I was in CVS the other day waiting to fill my prescription for Dexedrine, when I overheard the guy in front of me being told they were out of Adderall. The pharmacy tech suggested he go to another store, but the guy said he’d been to every place in the city and couldn’t get Adderall anywhere. Fortunately, CVS did have Dexedrine, but the fact that there is a shortage of drugs for attentional issues is completely appalling and unacceptable in a supposedly first-world healthcare system.
The problem is that the Drug Enforcement Administration only allows a certain amount of Ritalin and Adderall to be produced because of the abuse potential, particularly by college kids who take the stuff like candy to stay up at night studying. The FDA, which monitors supply of the meds, is particularly distressed by the shortages and has tried to get the DEA to change its quotas. But the DEA is claiming there’s no problem, and that patients who encounter a shortage can just switch meds.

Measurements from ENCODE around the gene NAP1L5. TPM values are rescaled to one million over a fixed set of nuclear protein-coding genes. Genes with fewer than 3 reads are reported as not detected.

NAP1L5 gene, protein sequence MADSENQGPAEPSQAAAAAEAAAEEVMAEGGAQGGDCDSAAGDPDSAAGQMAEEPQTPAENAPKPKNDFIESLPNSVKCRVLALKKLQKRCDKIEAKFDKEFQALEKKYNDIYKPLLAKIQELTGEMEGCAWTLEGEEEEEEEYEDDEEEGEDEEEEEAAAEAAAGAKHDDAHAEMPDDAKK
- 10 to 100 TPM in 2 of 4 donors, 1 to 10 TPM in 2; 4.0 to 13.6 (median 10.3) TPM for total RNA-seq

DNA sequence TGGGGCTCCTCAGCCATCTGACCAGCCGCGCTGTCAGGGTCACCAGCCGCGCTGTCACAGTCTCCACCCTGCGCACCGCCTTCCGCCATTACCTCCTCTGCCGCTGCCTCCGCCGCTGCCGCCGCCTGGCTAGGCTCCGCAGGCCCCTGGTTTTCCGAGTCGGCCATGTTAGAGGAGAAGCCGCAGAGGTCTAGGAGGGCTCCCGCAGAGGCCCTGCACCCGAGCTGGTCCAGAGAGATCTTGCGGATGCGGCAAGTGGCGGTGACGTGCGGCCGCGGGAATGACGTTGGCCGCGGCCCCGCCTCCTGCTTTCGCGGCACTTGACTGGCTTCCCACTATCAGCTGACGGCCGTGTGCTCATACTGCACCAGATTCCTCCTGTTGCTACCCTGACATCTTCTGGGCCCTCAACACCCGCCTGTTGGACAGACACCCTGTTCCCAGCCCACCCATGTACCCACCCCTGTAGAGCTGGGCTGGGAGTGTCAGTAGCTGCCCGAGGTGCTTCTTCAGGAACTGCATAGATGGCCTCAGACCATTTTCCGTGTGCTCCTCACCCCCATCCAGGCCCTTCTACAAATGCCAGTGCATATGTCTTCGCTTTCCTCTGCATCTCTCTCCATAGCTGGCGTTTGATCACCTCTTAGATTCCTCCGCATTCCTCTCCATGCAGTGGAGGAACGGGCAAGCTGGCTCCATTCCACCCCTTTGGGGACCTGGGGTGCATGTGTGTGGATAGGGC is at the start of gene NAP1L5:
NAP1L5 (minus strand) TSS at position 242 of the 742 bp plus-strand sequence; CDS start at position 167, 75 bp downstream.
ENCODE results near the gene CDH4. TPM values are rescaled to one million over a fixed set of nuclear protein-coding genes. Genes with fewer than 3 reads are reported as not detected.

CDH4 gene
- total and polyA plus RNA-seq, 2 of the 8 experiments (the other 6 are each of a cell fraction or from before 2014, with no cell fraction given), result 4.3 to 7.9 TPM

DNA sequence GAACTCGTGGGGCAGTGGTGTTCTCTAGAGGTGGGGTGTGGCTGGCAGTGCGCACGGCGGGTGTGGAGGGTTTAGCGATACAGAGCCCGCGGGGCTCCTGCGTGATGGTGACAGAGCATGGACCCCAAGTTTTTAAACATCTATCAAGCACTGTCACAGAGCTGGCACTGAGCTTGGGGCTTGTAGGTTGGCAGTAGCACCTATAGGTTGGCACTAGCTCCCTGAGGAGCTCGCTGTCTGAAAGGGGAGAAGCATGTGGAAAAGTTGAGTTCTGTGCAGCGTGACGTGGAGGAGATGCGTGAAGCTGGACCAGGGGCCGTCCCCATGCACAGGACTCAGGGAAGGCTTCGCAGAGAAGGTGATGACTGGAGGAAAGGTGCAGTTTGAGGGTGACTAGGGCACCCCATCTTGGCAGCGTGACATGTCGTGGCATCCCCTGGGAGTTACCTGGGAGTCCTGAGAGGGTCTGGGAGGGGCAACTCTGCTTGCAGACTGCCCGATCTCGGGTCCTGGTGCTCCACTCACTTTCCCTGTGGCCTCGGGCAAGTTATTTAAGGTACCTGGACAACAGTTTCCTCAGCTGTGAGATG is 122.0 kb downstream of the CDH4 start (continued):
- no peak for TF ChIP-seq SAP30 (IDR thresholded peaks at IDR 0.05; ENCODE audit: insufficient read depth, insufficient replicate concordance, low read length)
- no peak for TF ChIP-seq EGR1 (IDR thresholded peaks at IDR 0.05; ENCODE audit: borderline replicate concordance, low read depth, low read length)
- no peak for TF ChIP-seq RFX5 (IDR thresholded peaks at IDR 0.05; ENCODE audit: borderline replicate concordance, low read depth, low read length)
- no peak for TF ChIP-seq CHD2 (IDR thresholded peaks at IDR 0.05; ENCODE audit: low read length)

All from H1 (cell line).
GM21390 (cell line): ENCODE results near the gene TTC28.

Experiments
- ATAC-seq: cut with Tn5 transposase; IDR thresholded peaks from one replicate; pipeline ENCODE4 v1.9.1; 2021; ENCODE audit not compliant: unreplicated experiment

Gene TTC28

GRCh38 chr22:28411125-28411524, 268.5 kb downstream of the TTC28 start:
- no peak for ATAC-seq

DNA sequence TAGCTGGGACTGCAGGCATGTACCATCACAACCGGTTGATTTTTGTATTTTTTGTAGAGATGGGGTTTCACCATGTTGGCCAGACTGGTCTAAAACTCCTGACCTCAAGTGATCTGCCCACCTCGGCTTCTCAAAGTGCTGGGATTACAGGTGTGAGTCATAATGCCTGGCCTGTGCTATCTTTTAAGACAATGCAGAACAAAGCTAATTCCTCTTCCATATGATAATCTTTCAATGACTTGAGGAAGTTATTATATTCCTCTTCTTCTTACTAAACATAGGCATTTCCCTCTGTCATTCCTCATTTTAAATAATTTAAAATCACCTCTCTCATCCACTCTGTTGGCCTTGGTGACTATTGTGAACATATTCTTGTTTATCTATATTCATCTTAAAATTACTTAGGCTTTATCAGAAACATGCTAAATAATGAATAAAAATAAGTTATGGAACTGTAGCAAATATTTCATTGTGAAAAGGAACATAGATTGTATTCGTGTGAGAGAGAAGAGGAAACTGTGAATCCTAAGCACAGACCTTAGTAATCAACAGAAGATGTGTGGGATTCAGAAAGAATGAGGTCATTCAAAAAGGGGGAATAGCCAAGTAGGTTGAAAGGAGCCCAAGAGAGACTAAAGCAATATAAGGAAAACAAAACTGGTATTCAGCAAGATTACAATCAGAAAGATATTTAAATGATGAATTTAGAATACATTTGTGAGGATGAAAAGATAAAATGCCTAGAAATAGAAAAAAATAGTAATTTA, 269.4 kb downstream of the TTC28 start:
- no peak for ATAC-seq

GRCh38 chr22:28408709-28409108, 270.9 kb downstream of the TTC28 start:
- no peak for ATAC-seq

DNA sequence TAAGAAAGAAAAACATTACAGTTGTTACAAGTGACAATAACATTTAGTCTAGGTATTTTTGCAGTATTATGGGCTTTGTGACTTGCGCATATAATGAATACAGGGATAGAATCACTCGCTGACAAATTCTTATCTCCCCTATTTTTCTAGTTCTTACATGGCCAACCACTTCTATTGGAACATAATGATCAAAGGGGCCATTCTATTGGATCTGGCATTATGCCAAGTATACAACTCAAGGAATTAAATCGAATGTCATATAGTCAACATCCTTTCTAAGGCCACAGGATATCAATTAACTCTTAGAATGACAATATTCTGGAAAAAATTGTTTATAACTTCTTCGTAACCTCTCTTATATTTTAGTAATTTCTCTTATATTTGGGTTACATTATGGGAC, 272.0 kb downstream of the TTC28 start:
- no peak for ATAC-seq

Ooh boy. I think we all know how that goes. Yeah, sure, just switch from Adderall to Ritalin–that’ll work. I remember the only time I tried Ritalin, my tongue swelled up and I ended up flat on my back in a CD store, having passed out with some weird allergic reaction. Adderall, however, was benign in terms of side effects for me. The DEA seems to be oblivious to the fact that children (who are the majority consumers of these drugs) can’t just switch around.
While there are more branded meds in supply, not everyone can afford them. This means people go without treatment, another devastating problem for kids (and for adults too, of course).
The article detailing all of this is by Gardinar Harris in the New York Times and can be found HERE.